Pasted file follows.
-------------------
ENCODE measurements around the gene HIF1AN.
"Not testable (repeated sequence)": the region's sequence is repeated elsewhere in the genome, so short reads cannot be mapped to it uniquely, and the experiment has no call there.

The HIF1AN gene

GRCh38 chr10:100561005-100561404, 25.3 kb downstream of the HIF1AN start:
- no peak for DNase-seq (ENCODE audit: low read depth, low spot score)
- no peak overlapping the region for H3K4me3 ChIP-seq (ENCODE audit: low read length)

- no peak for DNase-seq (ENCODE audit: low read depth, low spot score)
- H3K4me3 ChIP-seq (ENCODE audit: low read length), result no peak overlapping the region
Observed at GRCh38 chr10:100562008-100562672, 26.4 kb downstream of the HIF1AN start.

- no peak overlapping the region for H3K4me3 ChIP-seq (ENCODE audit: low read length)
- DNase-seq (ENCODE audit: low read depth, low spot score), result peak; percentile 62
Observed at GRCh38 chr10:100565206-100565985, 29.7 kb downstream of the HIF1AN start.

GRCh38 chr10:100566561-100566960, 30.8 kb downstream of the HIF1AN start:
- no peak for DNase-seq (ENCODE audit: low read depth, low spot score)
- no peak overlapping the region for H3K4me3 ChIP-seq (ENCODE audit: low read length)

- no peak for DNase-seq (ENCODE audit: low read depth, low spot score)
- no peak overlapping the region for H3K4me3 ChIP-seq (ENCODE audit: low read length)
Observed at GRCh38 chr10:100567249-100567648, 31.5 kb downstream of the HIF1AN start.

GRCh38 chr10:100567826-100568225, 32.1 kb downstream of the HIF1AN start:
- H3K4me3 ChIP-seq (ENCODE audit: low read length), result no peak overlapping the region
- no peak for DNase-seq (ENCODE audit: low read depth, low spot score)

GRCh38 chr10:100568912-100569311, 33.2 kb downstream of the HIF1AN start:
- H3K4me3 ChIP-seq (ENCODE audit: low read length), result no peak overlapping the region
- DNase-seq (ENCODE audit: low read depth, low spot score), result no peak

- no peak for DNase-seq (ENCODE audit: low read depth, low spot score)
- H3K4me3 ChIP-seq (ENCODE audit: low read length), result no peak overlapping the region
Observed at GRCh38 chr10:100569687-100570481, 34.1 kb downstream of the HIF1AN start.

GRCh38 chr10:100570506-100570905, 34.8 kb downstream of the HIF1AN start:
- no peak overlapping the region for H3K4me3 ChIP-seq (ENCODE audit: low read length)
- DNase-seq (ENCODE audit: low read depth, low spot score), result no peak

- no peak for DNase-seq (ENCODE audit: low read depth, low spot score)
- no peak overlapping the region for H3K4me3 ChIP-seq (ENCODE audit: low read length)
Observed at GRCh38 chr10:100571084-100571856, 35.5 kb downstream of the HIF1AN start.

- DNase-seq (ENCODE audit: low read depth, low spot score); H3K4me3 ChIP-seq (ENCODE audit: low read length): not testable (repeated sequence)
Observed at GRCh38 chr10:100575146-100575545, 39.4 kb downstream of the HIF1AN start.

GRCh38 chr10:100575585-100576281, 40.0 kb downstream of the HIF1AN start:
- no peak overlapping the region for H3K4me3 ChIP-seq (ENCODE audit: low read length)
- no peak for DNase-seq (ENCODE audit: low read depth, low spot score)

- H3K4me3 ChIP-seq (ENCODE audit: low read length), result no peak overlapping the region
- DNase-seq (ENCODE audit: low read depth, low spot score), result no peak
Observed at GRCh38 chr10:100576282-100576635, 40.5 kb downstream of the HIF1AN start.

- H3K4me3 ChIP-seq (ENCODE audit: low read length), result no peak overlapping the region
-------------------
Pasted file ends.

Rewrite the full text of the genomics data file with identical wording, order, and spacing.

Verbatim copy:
ENCODE measurements around the gene HIF1AN.
"Not testable (repeated sequence)": the region's sequence is repeated elsewhere in the genome, so short reads cannot be mapped to it uniquely, and the experiment has no call there.

The HIF1AN gene

GRCh38 chr10:100561005-100561404, 25.3 kb downstream of the HIF1AN start:
- no peak for DNase-seq (ENCODE audit: low read depth, low spot score)
- no peak overlapping the region for H3K4me3 ChIP-seq (ENCODE audit: low read length)

- no peak for DNase-seq (ENCODE audit: low read depth, low spot score)
- H3K4me3 ChIP-seq (ENCODE audit: low read length), result no peak overlapping the region
Observed at GRCh38 chr10:100562008-100562672, 26.4 kb downstream of the HIF1AN start.

- no peak overlapping the region for H3K4me3 ChIP-seq (ENCODE audit: low read length)
- DNase-seq (ENCODE audit: low read depth, low spot score), result peak; percentile 62
Observed at GRCh38 chr10:100565206-100565985, 29.7 kb downstream of the HIF1AN start.

GRCh38 chr10:100566561-100566960, 30.8 kb downstream of the HIF1AN start:
- no peak for DNase-seq (ENCODE audit: low read depth, low spot score)
- no peak overlapping the region for H3K4me3 ChIP-seq (ENCODE audit: low read length)

- no peak for DNase-seq (ENCODE audit: low read depth, low spot score)
- no peak overlapping the region for H3K4me3 ChIP-seq (ENCODE audit: low read length)
Observed at GRCh38 chr10:100567249-100567648, 31.5 kb downstream of the HIF1AN start.

GRCh38 chr10:100567826-100568225, 32.1 kb downstream of the HIF1AN start:
- H3K4me3 ChIP-seq (ENCODE audit: low read length), result no peak overlapping the region
- no peak for DNase-seq (ENCODE audit: low read depth, low spot score)

GRCh38 chr10:100568912-100569311, 33.2 kb downstream of the HIF1AN start:
- H3K4me3 ChIP-seq (ENCODE audit: low read length), result no peak overlapping the region
- DNase-seq (ENCODE audit: low read depth, low spot score), result no peak

- no peak for DNase-seq (ENCODE audit: low read depth, low spot score)
- H3K4me3 ChIP-seq (ENCODE audit: low read length), result no peak overlapping the region
Observed at GRCh38 chr10:100569687-100570481, 34.1 kb downstream of the HIF1AN start.

GRCh38 chr10:100570506-100570905, 34.8 kb downstream of the HIF1AN start:
- no peak overlapping the region for H3K4me3 ChIP-seq (ENCODE audit: low read length)
- DNase-seq (ENCODE audit: low read depth, low spot score), result no peak

- no peak for DNase-seq (ENCODE audit: low read depth, low spot score)
- no peak overlapping the region for H3K4me3 ChIP-seq (ENCODE audit: low read length)
Observed at GRCh38 chr10:100571084-100571856, 35.5 kb downstream of the HIF1AN start.

- DNase-seq (ENCODE audit: low read depth, low spot score); H3K4me3 ChIP-seq (ENCODE audit: low read length): not testable (repeated sequence)
Observed at GRCh38 chr10:100575146-100575545, 39.4 kb downstream of the HIF1AN start.

GRCh38 chr10:100575585-100576281, 40.0 kb downstream of the HIF1AN start:
- no peak overlapping the region for H3K4me3 ChIP-seq (ENCODE audit: low read length)
- no peak for DNase-seq (ENCODE audit: low read depth, low spot score)

- H3K4me3 ChIP-seq (ENCODE audit: low read length), result no peak overlapping the region
- DNase-seq (ENCODE audit: low read depth, low spot score), result no peak
Observed at GRCh38 chr10:100576282-100576635, 40.5 kb downstream of the HIF1AN start.

- H3K4me3 ChIP-seq (ENCODE audit: low read length), result no peak overlapping the region